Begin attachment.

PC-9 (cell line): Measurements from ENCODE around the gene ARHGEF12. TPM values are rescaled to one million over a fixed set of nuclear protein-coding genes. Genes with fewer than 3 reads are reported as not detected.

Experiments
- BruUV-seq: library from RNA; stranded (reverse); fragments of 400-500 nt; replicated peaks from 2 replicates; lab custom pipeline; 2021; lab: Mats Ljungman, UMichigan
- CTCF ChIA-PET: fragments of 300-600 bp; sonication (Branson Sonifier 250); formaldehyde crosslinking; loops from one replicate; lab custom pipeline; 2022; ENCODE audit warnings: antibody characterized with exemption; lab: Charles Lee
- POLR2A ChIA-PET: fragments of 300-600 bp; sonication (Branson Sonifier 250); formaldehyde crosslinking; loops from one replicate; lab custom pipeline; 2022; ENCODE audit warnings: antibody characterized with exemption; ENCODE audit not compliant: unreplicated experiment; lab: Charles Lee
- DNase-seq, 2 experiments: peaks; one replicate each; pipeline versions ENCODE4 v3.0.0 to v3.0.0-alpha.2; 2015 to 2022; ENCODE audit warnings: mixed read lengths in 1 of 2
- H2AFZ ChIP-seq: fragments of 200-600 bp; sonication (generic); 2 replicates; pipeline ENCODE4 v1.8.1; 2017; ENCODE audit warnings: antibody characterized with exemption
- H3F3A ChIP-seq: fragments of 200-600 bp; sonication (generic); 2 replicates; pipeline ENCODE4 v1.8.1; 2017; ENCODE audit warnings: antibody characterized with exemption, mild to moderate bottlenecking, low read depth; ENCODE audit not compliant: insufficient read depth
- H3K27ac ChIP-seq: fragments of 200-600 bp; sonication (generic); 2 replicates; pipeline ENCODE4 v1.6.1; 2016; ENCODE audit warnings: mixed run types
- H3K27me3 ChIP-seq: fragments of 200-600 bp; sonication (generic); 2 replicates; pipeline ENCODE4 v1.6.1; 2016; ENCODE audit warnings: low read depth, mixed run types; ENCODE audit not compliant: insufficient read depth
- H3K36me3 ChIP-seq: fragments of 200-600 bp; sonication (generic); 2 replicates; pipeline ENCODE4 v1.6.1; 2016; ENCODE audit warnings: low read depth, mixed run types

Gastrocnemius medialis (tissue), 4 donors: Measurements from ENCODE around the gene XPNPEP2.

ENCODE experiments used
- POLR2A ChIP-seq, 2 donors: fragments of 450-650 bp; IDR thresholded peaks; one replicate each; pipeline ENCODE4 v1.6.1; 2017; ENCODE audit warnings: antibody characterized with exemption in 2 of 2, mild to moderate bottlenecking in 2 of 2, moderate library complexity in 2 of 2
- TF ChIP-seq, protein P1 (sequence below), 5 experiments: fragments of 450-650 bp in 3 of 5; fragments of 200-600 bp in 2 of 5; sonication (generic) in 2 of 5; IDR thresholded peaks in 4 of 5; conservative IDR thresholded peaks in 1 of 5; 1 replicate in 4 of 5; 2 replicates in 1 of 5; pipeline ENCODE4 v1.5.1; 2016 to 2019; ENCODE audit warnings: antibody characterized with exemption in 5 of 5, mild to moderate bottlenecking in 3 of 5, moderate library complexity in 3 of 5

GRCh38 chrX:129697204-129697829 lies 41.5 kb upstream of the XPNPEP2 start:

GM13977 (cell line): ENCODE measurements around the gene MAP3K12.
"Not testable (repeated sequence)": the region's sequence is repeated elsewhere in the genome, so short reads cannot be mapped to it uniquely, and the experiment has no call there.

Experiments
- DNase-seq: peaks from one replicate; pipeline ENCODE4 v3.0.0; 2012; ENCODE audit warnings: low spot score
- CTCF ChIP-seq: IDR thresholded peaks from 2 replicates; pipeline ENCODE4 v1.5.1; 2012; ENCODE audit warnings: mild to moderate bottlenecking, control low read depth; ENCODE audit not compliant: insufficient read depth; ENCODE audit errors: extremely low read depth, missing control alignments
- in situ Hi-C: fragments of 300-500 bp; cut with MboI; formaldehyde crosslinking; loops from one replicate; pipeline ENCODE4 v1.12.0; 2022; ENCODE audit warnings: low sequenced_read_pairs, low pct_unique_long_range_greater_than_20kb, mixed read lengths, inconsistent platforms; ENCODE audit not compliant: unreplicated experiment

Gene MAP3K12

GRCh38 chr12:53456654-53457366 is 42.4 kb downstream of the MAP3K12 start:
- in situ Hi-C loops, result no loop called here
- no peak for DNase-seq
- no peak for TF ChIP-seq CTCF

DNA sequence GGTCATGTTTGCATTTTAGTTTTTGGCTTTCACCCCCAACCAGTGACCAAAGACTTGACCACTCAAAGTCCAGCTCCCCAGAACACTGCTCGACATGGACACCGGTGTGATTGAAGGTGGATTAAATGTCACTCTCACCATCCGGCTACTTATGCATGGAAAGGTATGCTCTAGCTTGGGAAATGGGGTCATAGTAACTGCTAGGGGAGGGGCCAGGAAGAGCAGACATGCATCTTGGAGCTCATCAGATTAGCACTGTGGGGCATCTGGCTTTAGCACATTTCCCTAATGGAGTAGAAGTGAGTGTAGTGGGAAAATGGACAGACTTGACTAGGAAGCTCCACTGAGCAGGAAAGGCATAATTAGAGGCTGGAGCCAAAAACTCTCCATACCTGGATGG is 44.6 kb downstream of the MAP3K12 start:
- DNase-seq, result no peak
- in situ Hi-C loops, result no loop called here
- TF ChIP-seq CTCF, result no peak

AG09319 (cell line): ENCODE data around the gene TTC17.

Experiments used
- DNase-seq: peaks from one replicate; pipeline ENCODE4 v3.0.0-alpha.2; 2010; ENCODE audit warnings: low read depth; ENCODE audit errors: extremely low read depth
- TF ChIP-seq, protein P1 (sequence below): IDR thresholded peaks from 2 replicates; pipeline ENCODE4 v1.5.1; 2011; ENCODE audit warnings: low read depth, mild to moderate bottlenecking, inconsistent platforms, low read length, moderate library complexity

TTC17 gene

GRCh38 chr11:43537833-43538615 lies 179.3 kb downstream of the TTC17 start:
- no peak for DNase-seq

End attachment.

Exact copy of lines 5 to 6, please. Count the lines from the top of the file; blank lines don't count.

- POLR2A ChIA-PET: fragments of 300-600 bp; sonication (Branson Sonifier 250); formaldehyde crosslinking; loops from one replicate; lab custom pipeline; 2022; ENCODE audit warnings: antibody characterized with exemption; ENCODE audit not compliant: unreplicated experiment; lab: Charles Lee
- DNase-seq, 2 experiments: peaks; one replicate each; pipeline versions ENCODE4 v3.0.0 to v3.0.0-alpha.2; 2015 to 2022; ENCODE audit warnings: mixed read lengths in 1 of 2